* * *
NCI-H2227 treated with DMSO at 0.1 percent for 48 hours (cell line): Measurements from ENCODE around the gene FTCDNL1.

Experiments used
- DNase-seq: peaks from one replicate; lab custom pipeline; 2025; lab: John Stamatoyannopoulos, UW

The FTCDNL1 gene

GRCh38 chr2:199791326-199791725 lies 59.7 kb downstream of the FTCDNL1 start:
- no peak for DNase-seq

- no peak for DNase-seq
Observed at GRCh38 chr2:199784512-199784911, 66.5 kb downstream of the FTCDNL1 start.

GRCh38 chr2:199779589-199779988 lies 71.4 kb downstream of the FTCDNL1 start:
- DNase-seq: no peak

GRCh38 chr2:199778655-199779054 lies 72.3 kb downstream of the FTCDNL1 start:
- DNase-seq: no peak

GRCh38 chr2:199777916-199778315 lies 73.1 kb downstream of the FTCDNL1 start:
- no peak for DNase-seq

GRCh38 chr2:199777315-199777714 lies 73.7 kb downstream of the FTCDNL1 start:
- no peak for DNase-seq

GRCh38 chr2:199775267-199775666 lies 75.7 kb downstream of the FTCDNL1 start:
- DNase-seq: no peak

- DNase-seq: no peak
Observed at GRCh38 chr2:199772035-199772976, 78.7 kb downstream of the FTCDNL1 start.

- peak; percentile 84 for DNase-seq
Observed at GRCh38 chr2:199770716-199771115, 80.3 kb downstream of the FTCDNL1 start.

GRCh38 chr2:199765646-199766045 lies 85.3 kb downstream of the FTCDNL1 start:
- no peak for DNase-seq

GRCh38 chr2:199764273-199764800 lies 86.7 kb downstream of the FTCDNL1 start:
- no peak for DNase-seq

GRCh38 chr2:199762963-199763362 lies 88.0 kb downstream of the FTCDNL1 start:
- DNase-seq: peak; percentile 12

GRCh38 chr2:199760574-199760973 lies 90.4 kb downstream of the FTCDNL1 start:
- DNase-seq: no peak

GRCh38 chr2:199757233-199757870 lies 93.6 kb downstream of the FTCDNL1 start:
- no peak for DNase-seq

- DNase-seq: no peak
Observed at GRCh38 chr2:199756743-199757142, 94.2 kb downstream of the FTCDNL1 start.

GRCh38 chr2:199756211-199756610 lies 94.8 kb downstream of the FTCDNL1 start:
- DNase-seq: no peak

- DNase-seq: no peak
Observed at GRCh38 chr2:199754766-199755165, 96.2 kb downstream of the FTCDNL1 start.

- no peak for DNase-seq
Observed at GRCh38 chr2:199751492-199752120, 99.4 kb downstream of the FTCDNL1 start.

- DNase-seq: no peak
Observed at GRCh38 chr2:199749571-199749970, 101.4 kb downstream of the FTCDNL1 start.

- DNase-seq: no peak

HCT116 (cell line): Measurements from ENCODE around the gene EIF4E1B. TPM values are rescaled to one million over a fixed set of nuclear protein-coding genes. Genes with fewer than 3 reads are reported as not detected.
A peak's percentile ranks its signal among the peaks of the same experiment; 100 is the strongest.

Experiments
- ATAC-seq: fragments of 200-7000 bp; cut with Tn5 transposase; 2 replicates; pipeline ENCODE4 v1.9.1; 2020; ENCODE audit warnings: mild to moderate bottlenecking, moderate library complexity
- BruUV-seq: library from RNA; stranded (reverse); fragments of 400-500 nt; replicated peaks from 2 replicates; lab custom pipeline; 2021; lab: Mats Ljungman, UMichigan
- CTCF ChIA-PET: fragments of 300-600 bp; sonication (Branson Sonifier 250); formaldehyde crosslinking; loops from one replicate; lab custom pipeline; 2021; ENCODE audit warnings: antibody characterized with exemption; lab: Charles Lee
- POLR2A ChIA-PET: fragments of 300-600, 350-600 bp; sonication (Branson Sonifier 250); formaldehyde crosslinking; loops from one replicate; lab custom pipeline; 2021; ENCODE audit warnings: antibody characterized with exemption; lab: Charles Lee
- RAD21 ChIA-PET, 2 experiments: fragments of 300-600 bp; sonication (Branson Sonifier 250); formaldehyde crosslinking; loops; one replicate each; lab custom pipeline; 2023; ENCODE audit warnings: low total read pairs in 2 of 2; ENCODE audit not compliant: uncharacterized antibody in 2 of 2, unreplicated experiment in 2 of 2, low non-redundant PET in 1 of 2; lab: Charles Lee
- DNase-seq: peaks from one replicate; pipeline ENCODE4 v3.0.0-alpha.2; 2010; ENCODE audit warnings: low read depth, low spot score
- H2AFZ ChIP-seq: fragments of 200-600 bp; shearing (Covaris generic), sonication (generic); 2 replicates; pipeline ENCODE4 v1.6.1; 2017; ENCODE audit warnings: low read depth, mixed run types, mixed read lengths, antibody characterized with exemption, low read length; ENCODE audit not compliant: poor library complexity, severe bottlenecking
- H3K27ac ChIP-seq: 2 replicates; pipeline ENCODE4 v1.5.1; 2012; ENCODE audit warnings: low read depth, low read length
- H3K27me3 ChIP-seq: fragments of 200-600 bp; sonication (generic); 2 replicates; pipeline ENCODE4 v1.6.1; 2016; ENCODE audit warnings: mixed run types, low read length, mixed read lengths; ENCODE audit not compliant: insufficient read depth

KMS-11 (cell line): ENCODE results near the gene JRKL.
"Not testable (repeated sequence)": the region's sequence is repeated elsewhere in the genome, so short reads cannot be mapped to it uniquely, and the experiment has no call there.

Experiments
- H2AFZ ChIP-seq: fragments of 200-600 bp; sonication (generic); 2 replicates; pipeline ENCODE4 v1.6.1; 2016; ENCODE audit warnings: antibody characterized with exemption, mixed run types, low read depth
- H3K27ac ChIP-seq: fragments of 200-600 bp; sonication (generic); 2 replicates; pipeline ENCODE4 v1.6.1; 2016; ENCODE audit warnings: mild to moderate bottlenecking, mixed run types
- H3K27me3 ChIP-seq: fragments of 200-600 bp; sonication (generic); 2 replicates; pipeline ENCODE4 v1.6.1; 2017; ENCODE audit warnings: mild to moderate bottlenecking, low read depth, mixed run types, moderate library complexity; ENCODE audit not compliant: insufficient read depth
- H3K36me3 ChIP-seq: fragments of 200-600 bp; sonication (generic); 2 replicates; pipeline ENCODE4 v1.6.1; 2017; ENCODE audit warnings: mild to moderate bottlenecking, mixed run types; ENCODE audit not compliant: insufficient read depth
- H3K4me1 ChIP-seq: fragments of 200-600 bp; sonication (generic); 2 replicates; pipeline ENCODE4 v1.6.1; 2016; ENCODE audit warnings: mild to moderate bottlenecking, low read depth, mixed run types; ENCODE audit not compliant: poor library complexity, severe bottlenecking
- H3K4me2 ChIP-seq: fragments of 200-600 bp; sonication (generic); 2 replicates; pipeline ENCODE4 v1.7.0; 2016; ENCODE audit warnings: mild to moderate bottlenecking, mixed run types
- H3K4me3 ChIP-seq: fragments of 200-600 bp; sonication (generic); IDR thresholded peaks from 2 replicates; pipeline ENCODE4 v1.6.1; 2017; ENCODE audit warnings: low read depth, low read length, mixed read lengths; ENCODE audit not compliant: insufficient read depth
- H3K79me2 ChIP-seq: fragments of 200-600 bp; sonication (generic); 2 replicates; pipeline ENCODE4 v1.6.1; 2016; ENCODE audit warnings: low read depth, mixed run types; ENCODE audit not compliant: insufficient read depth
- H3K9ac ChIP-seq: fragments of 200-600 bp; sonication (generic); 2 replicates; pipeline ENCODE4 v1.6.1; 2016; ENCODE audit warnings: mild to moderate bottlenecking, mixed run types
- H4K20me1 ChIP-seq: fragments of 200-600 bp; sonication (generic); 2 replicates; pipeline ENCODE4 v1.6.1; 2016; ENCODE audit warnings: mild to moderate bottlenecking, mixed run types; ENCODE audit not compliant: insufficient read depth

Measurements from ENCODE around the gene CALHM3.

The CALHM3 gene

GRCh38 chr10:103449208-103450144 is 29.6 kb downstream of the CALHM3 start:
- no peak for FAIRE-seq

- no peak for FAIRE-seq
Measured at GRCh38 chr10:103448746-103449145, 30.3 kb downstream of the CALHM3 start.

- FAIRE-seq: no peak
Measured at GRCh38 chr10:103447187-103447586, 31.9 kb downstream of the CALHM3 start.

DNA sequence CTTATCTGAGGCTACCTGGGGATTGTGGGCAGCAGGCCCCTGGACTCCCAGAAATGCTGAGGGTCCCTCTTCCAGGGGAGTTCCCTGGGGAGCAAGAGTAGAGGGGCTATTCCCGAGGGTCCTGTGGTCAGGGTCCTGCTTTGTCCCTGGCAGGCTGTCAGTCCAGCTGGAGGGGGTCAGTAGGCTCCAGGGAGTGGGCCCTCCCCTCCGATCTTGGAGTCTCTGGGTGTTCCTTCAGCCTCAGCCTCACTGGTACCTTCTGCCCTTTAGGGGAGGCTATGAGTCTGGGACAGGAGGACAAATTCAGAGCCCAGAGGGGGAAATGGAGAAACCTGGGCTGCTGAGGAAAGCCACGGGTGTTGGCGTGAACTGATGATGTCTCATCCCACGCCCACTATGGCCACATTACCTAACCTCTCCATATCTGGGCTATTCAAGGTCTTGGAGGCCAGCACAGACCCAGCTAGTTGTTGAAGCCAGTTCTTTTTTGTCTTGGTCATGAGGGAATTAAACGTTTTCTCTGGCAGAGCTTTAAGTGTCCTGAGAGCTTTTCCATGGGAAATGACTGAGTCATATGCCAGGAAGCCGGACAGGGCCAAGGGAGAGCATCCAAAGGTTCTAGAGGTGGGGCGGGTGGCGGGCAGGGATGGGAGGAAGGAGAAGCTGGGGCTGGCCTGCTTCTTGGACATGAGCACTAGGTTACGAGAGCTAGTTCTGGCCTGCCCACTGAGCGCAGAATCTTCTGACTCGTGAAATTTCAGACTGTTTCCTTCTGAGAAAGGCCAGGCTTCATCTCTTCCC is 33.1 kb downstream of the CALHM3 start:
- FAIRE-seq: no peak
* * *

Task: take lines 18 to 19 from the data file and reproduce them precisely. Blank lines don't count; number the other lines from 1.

- DNase-seq: no peak

- DNase-seq: no peak